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The Wicked Game: Arnold Palmer, Jack Nicklaus, Tiger Woods, and the Business of Modern Golf Paperback – 1 Jun 2005
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About the Author
Howard Sounes was born in 1965. He is the author of five works of nonfiction, published in thirteen languages, addressing diverse subjects. Each book is based on a huge amount of research and exclusive interviews conducted over a number of years, revealing a great deal of new information. Sounes's recent books include a celebrated biography of the American poet Charles Bukowski and Down the Highway: The Life of Bob Dylan. Sounes lives in London.
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Remarkably, the rest of the book concentrates on character assassination of two men who are probably the the most notable African-Americans associate with the pro game, Tiger Woods and his father Earl. It seems somewhat incongruous that two of the book's protagonists are critiqued for their failure to help black athletes get on tour, while at the same time the remainder makes a case that Earl Woods is a liar, bigamist, and poor father who manipulated his child for his own glory, and that his son Tiger is an antisocial, tightfisted misanthrope who misappropriates money to self-serving charities while gambling away millions. It seems ironic that Palmer and Nicklaus are torn down for not leading the charge for integration, and then when a man of color finally comes to a prominent position in golf, he is torn down as well.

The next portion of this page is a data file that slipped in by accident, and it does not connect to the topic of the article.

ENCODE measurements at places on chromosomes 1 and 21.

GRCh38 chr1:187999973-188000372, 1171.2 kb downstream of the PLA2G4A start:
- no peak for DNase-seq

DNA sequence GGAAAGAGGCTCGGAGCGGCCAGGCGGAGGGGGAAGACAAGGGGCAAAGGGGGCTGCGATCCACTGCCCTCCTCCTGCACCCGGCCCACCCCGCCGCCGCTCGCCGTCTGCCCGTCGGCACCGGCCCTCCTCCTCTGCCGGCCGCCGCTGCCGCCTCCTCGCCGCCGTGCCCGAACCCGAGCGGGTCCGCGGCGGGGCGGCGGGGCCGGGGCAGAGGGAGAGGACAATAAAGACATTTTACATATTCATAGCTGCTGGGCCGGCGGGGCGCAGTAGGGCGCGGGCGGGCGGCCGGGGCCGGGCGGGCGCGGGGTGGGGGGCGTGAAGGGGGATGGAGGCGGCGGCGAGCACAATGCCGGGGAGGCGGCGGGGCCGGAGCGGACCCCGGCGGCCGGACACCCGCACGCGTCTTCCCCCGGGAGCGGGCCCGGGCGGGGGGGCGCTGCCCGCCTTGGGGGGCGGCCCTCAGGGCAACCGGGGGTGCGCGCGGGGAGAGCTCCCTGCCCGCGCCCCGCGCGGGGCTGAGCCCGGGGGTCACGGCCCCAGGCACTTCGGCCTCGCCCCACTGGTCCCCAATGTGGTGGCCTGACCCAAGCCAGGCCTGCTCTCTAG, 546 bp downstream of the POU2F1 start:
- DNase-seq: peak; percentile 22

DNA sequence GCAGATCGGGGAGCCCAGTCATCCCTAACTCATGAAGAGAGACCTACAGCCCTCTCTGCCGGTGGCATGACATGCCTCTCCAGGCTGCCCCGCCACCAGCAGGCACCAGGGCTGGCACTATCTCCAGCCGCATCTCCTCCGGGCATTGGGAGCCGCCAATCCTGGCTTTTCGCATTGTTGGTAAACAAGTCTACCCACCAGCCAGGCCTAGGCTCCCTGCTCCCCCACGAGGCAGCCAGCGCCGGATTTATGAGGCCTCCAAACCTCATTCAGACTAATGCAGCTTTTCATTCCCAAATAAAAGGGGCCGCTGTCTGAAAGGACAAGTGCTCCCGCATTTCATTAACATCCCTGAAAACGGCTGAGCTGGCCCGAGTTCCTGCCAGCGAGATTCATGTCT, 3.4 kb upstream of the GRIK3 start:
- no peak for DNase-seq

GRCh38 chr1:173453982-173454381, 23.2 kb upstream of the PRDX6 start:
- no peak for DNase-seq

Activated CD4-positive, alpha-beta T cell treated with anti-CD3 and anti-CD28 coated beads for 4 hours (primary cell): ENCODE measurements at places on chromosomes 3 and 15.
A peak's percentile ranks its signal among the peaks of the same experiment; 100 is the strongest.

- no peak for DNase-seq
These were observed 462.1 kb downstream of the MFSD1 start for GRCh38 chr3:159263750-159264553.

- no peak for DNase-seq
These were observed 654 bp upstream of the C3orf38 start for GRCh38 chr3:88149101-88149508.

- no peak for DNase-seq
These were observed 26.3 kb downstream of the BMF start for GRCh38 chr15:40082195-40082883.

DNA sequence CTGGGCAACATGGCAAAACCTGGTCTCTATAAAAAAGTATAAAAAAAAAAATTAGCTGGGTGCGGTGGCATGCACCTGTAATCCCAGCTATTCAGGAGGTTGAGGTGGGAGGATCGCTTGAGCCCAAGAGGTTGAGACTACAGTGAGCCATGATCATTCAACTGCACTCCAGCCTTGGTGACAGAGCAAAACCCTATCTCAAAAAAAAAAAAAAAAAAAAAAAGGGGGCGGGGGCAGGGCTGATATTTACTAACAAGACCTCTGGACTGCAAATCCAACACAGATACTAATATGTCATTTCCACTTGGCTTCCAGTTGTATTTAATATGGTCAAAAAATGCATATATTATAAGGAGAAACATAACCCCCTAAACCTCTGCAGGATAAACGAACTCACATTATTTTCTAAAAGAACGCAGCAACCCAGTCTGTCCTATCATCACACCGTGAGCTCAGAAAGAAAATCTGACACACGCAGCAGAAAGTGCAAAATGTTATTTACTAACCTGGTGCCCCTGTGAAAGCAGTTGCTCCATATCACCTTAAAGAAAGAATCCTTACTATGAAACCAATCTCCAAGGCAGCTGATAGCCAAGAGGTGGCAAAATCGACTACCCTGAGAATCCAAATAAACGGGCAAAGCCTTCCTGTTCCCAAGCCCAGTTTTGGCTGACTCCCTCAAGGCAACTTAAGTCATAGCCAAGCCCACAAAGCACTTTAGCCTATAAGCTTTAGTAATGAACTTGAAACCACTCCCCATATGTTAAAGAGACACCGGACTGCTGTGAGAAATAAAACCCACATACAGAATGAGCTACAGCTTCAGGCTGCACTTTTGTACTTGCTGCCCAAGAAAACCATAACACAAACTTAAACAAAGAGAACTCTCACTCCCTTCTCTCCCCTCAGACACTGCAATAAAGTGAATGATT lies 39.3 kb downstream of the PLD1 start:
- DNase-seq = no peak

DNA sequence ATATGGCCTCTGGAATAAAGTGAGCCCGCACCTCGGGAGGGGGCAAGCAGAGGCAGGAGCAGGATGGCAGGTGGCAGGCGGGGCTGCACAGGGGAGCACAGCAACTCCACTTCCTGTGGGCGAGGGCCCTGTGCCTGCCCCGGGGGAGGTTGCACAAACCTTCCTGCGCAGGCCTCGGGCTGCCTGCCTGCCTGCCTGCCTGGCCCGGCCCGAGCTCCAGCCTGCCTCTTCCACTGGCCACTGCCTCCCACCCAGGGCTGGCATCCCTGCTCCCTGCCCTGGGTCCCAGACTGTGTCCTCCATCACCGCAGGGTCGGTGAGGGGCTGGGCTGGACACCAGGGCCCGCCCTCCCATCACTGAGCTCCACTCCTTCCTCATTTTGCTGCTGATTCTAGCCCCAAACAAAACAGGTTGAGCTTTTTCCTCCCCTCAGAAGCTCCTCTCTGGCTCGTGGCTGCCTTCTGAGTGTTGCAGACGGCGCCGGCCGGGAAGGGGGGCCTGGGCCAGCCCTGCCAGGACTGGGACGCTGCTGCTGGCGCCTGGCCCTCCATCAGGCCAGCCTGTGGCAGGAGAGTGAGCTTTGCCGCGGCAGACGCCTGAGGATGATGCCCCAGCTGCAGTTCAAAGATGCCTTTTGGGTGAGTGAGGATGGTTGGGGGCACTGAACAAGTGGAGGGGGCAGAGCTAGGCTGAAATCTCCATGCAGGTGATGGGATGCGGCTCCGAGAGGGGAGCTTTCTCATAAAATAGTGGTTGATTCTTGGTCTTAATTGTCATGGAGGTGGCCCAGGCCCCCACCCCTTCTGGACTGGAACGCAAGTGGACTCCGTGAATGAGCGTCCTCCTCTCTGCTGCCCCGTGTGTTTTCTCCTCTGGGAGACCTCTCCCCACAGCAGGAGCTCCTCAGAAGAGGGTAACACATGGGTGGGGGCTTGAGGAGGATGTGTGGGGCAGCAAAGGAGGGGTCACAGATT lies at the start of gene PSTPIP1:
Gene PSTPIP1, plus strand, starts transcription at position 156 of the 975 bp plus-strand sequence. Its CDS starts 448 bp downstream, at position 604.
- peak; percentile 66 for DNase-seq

Throw in some criticism for golf clubs that didn't integrate their membership racially at a very early stage or who bar women, and you've pretty much gotten the gist of the book. A social critique thinly veiled as a book about golf, this work just cries out for fact-checking and a balanced point of view. It's hard for me to stomach this depiction of Palmer, Nicklaus and Woods as self-centered, grasping, and avaricious. They are golfers, and my purpose in purchasing this book was to read about them playing golf. I was disappointed.
And why doesn't the author focus on Woods lack of involvement in making change? Woods is like Palmer and Nicklaus in their day - great golfers focused on their game.
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